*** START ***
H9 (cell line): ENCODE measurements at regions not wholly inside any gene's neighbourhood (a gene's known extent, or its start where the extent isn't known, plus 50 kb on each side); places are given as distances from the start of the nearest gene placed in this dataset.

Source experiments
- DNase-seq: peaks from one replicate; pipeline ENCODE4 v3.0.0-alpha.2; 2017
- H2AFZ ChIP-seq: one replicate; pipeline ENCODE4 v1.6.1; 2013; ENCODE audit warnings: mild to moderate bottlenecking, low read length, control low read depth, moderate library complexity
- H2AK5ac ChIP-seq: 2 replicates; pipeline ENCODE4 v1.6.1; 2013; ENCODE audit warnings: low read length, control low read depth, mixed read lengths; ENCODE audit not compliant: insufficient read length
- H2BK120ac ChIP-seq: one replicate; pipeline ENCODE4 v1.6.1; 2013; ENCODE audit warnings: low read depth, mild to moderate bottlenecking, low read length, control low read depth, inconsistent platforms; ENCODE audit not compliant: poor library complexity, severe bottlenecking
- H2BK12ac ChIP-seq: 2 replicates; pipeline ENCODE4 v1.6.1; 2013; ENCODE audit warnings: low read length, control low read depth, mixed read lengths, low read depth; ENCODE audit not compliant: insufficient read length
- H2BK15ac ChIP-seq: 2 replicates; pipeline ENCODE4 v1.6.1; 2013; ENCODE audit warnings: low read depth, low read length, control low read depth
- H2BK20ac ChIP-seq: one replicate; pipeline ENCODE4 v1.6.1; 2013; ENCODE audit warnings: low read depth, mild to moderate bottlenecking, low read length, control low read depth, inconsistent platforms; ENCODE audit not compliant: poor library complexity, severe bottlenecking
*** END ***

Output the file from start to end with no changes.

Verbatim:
H9 (cell line): ENCODE measurements at regions not wholly inside any gene's neighbourhood (a gene's known extent, or its start where the extent isn't known, plus 50 kb on each side); places are given as distances from the start of the nearest gene placed in this dataset.

Source experiments
- DNase-seq: peaks from one replicate; pipeline ENCODE4 v3.0.0-alpha.2; 2017
- H2AFZ ChIP-seq: one replicate; pipeline ENCODE4 v1.6.1; 2013; ENCODE audit warnings: mild to moderate bottlenecking, low read length, control low read depth, moderate library complexity
- H2AK5ac ChIP-seq: 2 replicates; pipeline ENCODE4 v1.6.1; 2013; ENCODE audit warnings: low read length, control low read depth, mixed read lengths; ENCODE audit not compliant: insufficient read length
- H2BK120ac ChIP-seq: one replicate; pipeline ENCODE4 v1.6.1; 2013; ENCODE audit warnings: low read depth, mild to moderate bottlenecking, low read length, control low read depth, inconsistent platforms; ENCODE audit not compliant: poor library complexity, severe bottlenecking
- H2BK12ac ChIP-seq: 2 replicates; pipeline ENCODE4 v1.6.1; 2013; ENCODE audit warnings: low read length, control low read depth, mixed read lengths, low read depth; ENCODE audit not compliant: insufficient read length
- H2BK15ac ChIP-seq: 2 replicates; pipeline ENCODE4 v1.6.1; 2013; ENCODE audit warnings: low read depth, low read length, control low read depth
- H2BK20ac ChIP-seq: one replicate; pipeline ENCODE4 v1.6.1; 2013; ENCODE audit warnings: low read depth, mild to moderate bottlenecking, low read length, control low read depth, inconsistent platforms; ENCODE audit not compliant: poor library complexity, severe bottlenecking